Sam's Club stocks up on turkeys ahead of bustling holiday season
Sam’s Club is stocking up on turkeys weighing at least 18 pounds
Members-only warehouse Sam’s Club is stocking up on fatter turkeys and taller Christmas trees as it prepares for what it expects to be a bustling holiday season with many families gathering for the first time in two years due to the pandemic.
The Walmart-owned bulk retailer announced Friday that it has stocked up on larger-sized holiday merchandise after hearing from customers that "it’s ‘game on’ this Christmas, maybe like never before," according to Tony Rogers, chief member officer.
The company doubled the size of its popular holiday side dishes, ordering four-pound servings of mashed potatoes and sweet potatoes, up from two pounds in years past, company executives told CNBC.
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And after prioritizing smaller turkeys last year, Sam’s Club is stocking up on more heavier turkeys — to the tune of about 18 pounds or more — this time around, with the thinking that people will travel to be with family for the holidays as vaccinations drive down the threat of COVID-19.
Sam’s Club didn’t mention the global supply chain crunch that experts say could lead to major delivery delays and shortages of everything — from toys to even turkeys.
But the company said it’s launching its holiday shopping events earlier this year to "give its members a jumpstart on savings," a move that could also help the company space out a surge in demand that would further bungle its supply chain.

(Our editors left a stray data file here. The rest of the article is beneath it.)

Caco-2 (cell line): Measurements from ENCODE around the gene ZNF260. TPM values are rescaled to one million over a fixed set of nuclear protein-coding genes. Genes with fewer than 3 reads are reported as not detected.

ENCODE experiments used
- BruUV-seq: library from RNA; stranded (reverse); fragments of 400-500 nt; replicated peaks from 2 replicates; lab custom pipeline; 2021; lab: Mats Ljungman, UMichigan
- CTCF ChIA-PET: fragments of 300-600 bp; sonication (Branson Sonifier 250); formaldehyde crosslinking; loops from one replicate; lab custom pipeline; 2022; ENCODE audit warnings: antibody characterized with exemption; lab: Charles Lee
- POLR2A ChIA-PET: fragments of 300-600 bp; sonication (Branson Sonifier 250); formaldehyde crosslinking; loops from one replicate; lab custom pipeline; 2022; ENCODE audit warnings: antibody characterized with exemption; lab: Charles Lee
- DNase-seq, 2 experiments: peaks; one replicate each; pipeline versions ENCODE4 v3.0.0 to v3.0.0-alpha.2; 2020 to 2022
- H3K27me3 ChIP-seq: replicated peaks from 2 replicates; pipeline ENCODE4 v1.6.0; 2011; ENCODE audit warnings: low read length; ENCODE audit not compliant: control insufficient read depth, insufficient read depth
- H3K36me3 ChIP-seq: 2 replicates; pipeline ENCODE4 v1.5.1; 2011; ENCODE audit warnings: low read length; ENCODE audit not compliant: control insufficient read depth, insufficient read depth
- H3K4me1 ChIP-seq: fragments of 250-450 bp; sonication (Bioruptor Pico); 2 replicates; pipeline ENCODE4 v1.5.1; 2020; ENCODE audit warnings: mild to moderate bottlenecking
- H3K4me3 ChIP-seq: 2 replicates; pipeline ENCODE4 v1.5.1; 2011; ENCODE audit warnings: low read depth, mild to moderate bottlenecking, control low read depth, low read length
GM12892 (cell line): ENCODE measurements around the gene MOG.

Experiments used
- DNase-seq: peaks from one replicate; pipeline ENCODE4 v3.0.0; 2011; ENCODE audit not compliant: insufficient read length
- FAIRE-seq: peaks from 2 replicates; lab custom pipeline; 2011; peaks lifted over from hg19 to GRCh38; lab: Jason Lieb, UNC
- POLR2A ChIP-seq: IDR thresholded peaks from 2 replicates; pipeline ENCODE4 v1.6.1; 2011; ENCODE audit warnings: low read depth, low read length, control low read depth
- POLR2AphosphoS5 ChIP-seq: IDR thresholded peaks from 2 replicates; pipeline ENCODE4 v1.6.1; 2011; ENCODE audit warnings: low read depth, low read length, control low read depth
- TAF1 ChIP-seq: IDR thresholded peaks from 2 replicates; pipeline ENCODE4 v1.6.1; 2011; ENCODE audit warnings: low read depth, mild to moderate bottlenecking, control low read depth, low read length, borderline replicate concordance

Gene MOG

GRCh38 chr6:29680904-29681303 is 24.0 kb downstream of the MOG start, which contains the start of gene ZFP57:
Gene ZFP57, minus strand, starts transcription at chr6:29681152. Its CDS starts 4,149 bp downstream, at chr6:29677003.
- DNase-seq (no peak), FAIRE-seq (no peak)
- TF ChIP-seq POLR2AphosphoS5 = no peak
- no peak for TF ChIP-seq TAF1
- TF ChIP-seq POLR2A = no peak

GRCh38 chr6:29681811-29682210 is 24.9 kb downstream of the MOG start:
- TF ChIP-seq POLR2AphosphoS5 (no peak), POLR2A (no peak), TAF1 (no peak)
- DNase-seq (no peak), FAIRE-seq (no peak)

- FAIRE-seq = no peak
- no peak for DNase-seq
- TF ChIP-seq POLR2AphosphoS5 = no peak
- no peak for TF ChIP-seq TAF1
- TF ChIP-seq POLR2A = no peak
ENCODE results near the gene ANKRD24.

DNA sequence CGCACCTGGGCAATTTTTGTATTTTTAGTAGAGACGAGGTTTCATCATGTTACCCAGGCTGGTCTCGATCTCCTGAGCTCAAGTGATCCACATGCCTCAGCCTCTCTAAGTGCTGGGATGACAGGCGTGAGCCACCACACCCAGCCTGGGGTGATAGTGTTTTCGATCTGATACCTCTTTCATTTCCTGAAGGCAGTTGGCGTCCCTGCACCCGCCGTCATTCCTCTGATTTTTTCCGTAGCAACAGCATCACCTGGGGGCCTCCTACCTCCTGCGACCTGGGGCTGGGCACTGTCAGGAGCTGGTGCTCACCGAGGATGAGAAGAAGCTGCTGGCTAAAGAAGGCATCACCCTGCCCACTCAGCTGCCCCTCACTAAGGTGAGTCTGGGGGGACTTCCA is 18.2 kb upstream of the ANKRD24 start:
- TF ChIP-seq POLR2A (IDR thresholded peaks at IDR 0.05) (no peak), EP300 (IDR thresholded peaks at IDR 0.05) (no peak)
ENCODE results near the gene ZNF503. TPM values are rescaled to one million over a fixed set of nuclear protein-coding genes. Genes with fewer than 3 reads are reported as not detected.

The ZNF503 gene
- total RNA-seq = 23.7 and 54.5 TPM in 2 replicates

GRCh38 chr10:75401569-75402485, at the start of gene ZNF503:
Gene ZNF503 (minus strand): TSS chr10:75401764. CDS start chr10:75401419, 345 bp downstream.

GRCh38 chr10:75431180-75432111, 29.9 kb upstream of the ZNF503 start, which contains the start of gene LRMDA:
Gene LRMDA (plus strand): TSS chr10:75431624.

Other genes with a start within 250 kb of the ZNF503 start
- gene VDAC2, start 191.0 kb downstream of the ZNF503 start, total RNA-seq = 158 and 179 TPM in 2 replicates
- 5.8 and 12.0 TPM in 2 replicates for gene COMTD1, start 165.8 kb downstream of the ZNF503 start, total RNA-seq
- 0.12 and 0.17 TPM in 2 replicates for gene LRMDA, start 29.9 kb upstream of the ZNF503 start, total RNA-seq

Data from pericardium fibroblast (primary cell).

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It also announced Friday that it’s launching a direct-to-home wine delivery business in 16 states, building on momentum that the e-commerce movement has gained during the pandemic.
Members-only warehouse chains like Sam’s Club and its rival Costco have been major winners of the pandemic, with Sam’s Club saying Friday that "membership has reached record levels."
Sam’s Club is hoping to keep that momentum going as more and more people get vaccinated and the pandemic becomes less of threat, enabling people to more comfortably reemerge from their homes.
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Last year, the Centers for Disease Control and Prevention recommended people forego holiday gatherings as the pandemic surged, overwhelming hospitals nationwide.
The agency hasn’t yet said clearly which way it’s leaning this time around, though Dr. Anthony Fauci took heat last week for saying it’s "too soon" to tell whether the COVID-19 pandemic would disrupt this year’s holiday gatherings.
At the same time, the CDC did publish guidelines for what people ought to consider if they do decide to gather.